But then, I hadn’t even questioned the concept of burdensomeness until I read The Good Funeral. Thomas Lynch caught my attention with his musings about how the first human death might have been experienced: suppose the woman wakes up to find her partner unresponsive, cold – what is she to do?

In a warm climate, she will soon know that the unresponsive one must be removed or she will have to find another cave for herself. Whether she elects to leave the body to the animals and birds or to bury it or to push it off a cliff into the sea, she will have to accompany the body to its last resting place.

As Lynch imagines it, “maybe she enlists the assistance of others of her kind in the performance of these duties who do their part sensing that they may need exactly this kind of help in the future” (57, italics mine). From then on, Lynch argues, human beings are human precisely in their ritual responses to death, rituals in which people, in a community, care for the grieving ones and dispose of the body with due respect.

sunset on lake with interesting clouds and a jet streak

 In his questioning of the concept of preplanning funerals—to avoid “being a burden to your family”—Lynch points out a simple fact I hadn’t thought about long enough: just as our children were once a burden to us in the sense of needing to be fed and carried and changed and trained, etc., so too will those children carry the weight of others as they grow older, first their own children and then their parents. That is the normal order of life and death (and I’m well aware that that order is sometimes upset, creating a particularly painful mourning).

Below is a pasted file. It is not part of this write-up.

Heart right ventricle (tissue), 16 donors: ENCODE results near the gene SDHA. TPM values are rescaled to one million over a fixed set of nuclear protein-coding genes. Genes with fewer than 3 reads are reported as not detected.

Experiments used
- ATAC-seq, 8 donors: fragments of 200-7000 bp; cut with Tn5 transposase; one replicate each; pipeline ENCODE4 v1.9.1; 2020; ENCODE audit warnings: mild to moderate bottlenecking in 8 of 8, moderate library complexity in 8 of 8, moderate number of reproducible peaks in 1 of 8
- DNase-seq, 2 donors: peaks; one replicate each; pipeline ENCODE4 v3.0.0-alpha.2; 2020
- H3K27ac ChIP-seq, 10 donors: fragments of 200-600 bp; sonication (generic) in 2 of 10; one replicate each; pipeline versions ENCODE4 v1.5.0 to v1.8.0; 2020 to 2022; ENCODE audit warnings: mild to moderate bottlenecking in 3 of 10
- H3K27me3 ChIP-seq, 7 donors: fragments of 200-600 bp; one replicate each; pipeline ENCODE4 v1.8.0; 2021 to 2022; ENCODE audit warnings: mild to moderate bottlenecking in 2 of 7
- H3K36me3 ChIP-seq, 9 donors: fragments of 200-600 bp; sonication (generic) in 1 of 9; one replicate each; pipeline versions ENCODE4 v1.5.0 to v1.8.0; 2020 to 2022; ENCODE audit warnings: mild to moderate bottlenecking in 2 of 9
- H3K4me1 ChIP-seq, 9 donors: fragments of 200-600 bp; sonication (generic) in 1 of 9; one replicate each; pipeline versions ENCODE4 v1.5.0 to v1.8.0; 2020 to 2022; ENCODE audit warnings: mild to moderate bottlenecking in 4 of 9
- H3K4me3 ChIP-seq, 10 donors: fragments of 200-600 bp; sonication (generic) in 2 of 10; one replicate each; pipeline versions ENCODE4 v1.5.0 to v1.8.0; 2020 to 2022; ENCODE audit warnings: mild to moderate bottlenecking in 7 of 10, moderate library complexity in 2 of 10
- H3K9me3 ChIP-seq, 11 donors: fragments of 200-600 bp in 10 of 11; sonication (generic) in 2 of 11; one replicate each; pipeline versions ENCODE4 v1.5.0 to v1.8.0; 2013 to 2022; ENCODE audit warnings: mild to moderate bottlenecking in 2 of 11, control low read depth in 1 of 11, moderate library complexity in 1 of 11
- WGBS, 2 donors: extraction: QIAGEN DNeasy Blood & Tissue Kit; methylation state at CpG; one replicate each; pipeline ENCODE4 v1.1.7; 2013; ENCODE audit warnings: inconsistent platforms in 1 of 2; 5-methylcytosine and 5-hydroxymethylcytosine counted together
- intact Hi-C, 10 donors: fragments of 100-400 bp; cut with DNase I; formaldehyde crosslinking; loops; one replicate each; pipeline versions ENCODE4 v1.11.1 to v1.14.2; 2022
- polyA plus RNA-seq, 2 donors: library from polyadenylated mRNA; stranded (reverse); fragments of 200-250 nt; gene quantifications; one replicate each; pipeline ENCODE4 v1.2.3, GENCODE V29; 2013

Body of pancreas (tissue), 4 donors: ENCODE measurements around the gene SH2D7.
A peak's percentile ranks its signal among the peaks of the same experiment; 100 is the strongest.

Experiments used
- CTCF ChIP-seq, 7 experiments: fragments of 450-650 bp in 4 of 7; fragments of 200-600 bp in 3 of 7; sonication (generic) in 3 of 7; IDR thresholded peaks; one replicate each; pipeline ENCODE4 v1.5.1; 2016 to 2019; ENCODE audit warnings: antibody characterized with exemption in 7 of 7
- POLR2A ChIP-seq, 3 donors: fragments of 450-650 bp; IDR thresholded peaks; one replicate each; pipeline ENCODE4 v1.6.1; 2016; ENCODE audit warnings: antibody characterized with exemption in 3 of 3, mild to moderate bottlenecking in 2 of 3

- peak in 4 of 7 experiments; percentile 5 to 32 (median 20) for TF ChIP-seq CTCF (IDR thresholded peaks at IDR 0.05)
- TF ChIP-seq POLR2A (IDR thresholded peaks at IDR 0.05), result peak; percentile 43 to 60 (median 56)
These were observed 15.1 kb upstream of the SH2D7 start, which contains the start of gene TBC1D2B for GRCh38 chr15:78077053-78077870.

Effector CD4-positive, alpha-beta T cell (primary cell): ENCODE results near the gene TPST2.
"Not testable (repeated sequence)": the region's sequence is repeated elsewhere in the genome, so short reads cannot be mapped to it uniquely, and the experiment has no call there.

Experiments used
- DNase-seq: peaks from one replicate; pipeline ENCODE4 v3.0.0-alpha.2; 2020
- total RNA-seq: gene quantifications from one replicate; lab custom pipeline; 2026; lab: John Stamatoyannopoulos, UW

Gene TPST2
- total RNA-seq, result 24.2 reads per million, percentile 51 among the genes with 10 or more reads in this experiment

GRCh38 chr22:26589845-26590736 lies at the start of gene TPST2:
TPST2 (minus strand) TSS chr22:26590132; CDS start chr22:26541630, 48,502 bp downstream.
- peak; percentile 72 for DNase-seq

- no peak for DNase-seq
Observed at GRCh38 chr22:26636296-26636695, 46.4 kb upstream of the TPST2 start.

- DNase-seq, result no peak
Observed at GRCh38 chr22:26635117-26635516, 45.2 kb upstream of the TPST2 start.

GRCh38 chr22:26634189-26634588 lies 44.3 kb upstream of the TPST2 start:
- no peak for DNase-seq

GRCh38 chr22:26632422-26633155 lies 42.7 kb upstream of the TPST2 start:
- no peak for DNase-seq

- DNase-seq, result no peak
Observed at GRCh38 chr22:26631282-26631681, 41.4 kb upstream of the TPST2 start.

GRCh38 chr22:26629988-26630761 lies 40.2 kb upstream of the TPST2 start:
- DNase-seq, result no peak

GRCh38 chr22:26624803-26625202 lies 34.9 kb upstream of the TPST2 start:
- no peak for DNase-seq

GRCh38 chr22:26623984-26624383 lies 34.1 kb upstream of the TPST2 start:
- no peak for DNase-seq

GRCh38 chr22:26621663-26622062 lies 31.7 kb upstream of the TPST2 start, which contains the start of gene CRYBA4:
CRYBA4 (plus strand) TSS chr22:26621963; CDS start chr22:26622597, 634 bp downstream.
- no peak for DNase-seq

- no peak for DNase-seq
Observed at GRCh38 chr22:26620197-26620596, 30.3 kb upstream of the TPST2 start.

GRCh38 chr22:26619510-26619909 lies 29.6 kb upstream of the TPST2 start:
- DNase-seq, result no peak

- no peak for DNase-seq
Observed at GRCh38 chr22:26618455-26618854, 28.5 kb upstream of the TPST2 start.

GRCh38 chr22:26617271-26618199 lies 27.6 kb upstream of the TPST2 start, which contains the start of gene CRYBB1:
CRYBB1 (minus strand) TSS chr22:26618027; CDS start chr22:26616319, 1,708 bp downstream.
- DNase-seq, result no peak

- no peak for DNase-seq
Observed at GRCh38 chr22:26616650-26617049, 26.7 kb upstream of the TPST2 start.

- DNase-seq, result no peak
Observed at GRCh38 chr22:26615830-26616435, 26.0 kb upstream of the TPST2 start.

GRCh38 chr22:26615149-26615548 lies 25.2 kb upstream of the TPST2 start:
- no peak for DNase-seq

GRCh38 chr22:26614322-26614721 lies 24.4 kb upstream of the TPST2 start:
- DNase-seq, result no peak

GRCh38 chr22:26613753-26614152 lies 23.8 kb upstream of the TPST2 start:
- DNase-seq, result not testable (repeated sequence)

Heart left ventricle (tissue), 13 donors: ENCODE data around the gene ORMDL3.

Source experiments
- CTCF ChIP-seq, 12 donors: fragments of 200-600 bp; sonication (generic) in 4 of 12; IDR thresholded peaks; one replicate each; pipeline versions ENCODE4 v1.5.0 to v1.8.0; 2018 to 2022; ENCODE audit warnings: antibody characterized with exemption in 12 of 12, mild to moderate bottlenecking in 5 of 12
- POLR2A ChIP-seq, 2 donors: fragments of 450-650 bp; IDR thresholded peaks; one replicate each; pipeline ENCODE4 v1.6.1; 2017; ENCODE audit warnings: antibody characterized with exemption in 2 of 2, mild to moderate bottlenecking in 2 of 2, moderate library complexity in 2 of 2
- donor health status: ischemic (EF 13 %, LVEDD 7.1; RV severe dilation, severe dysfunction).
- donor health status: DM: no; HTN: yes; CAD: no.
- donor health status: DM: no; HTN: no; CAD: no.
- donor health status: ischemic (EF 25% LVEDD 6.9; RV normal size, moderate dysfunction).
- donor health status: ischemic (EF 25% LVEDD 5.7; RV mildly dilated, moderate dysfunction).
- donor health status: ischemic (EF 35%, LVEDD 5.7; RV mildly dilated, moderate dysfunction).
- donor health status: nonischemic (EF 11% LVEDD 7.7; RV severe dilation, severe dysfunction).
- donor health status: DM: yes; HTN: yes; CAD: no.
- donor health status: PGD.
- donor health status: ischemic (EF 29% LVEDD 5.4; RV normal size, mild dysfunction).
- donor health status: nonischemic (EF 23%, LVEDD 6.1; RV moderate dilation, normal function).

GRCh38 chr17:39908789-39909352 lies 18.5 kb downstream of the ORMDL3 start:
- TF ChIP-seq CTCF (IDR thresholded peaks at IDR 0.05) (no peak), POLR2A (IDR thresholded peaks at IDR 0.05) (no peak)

Quite apart from this parent-child relationship, human beings thrive only in community and that entails taking on some burdens for others and becoming a burden to others. Of such is humanity. To pretend that we can manage our affairs so precisely that we never need the help of anyone whom we haven’t already paid for professional services is foolish, and deprives others of their turn to practice compassion, that most human of all qualities. 

Isn’t it time that we simply accepted the weight of being a human being? Then perhaps we can carry that weight with all the dignity that becomes those who stand a little lower than the angels, who, we are told, know nothing of the glory of bearing burdens. 

Does graciousness mean you want to help–or that you don’t and do it anyway? The definition of grace is that it’s not deserved. It does not require a good night’s sleep to give it, or a flawless record to receive it. It demands no particularly backstory.”   

Leslie Jamison

Meditation on Peppernuts

    It was time, definitely. There are those who begin their Christmas planning in July, their shopping in early October, and their baking in early November. Not I. Thanks to many years of teaching—and other reasons, of which more later—my family knew that Christmas didn’t begin in our house until exams were graded or urgency demanded it, whichever came first. The habit still lingers. But last week, as of this writing, it was time to begin baking.